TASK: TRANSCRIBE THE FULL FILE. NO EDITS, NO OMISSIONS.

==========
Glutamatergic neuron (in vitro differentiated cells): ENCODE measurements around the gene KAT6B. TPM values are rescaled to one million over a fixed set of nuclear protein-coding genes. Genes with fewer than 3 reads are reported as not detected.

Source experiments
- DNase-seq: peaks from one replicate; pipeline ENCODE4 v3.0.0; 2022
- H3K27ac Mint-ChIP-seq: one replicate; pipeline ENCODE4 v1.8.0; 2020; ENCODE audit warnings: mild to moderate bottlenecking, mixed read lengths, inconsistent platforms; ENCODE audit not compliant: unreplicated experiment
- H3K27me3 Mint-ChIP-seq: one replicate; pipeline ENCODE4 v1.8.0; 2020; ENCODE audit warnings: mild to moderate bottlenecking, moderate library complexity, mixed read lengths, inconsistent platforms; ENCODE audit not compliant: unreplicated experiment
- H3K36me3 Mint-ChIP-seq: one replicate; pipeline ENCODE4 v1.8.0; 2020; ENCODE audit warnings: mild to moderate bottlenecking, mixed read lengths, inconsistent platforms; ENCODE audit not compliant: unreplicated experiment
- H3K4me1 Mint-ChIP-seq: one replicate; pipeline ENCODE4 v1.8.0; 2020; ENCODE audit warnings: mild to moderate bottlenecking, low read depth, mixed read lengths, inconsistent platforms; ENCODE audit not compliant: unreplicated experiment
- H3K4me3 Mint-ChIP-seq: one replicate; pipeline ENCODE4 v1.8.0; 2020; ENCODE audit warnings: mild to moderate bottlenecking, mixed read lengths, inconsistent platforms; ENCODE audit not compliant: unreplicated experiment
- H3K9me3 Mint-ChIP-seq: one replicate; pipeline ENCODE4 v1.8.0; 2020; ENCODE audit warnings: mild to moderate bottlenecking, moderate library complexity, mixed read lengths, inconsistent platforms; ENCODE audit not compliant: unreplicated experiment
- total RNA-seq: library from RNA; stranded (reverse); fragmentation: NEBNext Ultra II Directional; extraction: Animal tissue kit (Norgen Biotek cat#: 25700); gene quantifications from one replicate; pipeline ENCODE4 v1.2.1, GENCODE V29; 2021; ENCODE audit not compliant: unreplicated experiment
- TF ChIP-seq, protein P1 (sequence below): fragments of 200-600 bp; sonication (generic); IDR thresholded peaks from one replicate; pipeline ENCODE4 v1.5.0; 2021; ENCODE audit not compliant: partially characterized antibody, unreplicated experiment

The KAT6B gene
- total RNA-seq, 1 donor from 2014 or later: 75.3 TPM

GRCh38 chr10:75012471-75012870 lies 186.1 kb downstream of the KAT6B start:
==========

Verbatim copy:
Glutamatergic neuron (in vitro differentiated cells): ENCODE measurements around the gene KAT6B. TPM values are rescaled to one million over a fixed set of nuclear protein-coding genes. Genes with fewer than 3 reads are reported as not detected.

Source experiments
- DNase-seq: peaks from one replicate; pipeline ENCODE4 v3.0.0; 2022
- H3K27ac Mint-ChIP-seq: one replicate; pipeline ENCODE4 v1.8.0; 2020; ENCODE audit warnings: mild to moderate bottlenecking, mixed read lengths, inconsistent platforms; ENCODE audit not compliant: unreplicated experiment
- H3K27me3 Mint-ChIP-seq: one replicate; pipeline ENCODE4 v1.8.0; 2020; ENCODE audit warnings: mild to moderate bottlenecking, moderate library complexity, mixed read lengths, inconsistent platforms; ENCODE audit not compliant: unreplicated experiment
- H3K36me3 Mint-ChIP-seq: one replicate; pipeline ENCODE4 v1.8.0; 2020; ENCODE audit warnings: mild to moderate bottlenecking, mixed read lengths, inconsistent platforms; ENCODE audit not compliant: unreplicated experiment
- H3K4me1 Mint-ChIP-seq: one replicate; pipeline ENCODE4 v1.8.0; 2020; ENCODE audit warnings: mild to moderate bottlenecking, low read depth, mixed read lengths, inconsistent platforms; ENCODE audit not compliant: unreplicated experiment
- H3K4me3 Mint-ChIP-seq: one replicate; pipeline ENCODE4 v1.8.0; 2020; ENCODE audit warnings: mild to moderate bottlenecking, mixed read lengths, inconsistent platforms; ENCODE audit not compliant: unreplicated experiment
- H3K9me3 Mint-ChIP-seq: one replicate; pipeline ENCODE4 v1.8.0; 2020; ENCODE audit warnings: mild to moderate bottlenecking, moderate library complexity, mixed read lengths, inconsistent platforms; ENCODE audit not compliant: unreplicated experiment
- total RNA-seq: library from RNA; stranded (reverse); fragmentation: NEBNext Ultra II Directional; extraction: Animal tissue kit (Norgen Biotek cat#: 25700); gene quantifications from one replicate; pipeline ENCODE4 v1.2.1, GENCODE V29; 2021; ENCODE audit not compliant: unreplicated experiment
- TF ChIP-seq, protein P1 (sequence below): fragments of 200-600 bp; sonication (generic); IDR thresholded peaks from one replicate; pipeline ENCODE4 v1.5.0; 2021; ENCODE audit not compliant: partially characterized antibody, unreplicated experiment

The KAT6B gene
- total RNA-seq, 1 donor from 2014 or later: 75.3 TPM

GRCh38 chr10:75012471-75012870 lies 186.1 kb downstream of the KAT6B start: